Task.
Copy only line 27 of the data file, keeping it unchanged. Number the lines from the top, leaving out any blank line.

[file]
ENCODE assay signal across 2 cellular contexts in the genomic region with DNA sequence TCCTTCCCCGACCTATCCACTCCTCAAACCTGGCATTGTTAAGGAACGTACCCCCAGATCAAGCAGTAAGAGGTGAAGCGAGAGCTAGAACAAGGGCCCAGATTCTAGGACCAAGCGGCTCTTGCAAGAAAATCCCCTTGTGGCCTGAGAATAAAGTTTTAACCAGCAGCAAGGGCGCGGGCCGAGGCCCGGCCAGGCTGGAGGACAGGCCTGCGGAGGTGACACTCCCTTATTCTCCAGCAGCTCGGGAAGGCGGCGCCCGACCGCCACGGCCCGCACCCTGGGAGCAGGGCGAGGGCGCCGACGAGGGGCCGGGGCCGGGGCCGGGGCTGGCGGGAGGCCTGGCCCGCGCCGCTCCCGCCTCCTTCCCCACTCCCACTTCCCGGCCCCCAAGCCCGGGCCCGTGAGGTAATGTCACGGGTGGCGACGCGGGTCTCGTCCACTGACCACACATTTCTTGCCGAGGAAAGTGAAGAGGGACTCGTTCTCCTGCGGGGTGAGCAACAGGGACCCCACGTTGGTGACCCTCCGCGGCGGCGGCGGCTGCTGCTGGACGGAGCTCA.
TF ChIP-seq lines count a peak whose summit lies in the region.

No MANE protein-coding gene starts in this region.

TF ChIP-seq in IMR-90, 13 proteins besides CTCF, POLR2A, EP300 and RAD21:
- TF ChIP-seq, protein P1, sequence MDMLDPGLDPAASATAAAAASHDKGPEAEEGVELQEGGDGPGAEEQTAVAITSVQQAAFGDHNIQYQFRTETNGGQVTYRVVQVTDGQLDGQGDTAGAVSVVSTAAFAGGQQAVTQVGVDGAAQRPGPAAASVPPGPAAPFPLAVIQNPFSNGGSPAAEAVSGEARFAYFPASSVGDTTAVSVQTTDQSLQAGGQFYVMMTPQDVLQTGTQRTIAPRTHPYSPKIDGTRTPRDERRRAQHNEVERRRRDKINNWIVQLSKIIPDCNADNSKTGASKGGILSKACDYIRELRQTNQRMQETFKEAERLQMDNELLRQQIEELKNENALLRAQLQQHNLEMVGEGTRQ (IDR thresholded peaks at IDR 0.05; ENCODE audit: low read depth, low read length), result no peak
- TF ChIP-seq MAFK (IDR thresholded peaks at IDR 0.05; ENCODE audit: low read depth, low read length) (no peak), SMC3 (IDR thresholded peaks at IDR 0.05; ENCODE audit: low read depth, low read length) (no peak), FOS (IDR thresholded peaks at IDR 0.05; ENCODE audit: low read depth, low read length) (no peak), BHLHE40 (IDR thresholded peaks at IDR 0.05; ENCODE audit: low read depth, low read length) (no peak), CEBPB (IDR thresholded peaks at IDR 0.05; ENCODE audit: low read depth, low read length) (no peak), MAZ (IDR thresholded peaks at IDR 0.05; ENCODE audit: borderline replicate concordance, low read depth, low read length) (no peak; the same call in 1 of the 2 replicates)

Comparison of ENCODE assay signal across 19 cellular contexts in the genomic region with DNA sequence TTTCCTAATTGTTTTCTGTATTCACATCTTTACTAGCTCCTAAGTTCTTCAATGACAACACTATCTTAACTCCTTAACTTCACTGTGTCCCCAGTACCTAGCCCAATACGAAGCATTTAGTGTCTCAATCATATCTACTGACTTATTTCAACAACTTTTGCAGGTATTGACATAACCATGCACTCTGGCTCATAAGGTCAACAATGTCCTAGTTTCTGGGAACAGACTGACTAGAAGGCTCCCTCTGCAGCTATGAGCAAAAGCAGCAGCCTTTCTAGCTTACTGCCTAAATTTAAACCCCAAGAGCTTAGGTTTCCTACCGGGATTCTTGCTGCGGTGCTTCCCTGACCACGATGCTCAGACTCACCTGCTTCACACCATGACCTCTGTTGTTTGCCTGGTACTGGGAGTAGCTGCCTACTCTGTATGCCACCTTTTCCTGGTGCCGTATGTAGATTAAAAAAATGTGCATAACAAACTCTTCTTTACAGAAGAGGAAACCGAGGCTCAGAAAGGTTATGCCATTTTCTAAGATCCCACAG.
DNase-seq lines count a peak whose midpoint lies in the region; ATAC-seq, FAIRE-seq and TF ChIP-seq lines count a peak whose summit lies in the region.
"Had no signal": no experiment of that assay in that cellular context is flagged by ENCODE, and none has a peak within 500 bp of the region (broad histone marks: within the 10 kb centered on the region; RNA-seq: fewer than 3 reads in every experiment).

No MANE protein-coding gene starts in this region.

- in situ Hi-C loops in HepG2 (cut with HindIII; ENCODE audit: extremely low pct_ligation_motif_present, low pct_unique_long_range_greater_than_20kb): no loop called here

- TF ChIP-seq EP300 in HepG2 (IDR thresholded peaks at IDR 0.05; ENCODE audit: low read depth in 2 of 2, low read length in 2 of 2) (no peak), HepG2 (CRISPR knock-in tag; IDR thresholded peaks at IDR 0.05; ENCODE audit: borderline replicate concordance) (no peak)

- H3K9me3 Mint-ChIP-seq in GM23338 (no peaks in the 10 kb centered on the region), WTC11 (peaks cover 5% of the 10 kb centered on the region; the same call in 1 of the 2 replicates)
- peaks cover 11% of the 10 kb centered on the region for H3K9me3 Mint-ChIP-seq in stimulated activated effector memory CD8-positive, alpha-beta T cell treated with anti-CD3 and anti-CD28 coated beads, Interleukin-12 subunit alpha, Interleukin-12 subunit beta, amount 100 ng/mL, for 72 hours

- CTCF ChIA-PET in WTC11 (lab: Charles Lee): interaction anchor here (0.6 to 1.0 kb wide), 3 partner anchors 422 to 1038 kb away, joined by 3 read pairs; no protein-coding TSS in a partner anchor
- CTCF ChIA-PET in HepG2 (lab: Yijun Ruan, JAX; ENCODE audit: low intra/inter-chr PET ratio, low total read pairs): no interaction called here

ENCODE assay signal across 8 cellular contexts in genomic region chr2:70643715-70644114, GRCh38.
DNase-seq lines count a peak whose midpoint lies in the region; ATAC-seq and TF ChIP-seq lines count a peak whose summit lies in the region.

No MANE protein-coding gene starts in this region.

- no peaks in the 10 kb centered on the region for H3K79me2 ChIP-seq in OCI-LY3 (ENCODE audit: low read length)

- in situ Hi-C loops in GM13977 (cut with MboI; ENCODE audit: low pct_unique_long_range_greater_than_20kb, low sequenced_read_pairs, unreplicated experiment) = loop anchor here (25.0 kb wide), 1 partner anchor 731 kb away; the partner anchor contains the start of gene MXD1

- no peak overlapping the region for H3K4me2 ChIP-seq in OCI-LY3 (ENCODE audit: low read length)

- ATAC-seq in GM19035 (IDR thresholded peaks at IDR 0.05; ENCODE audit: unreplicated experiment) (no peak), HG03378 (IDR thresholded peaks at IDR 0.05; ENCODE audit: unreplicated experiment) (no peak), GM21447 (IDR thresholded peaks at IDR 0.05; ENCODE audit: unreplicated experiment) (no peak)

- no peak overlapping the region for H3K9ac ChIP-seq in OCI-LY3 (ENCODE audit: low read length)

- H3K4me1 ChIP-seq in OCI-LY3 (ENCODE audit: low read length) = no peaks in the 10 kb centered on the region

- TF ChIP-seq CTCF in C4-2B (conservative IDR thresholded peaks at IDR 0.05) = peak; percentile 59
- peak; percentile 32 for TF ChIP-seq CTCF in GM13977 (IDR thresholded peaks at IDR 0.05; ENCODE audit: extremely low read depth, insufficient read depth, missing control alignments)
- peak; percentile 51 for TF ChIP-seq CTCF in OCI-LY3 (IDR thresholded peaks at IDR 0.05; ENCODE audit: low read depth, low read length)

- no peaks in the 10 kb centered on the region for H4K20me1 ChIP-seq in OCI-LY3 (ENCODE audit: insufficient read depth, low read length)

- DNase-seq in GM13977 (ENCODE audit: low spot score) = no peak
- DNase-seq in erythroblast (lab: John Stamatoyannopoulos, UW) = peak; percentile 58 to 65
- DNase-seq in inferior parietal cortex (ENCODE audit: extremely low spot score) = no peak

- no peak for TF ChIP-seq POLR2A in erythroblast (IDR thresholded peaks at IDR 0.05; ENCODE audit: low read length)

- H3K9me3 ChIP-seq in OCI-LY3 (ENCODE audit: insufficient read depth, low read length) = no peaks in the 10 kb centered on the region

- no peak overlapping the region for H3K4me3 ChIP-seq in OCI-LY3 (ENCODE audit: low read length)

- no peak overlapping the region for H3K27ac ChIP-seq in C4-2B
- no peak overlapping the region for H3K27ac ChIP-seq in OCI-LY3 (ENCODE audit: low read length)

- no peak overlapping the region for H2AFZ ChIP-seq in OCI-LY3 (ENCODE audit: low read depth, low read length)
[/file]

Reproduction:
- peak; percentile 32 for TF ChIP-seq CTCF in GM13977 (IDR thresholded peaks at IDR 0.05; ENCODE audit: extremely low read depth, insufficient read depth, missing control alignments)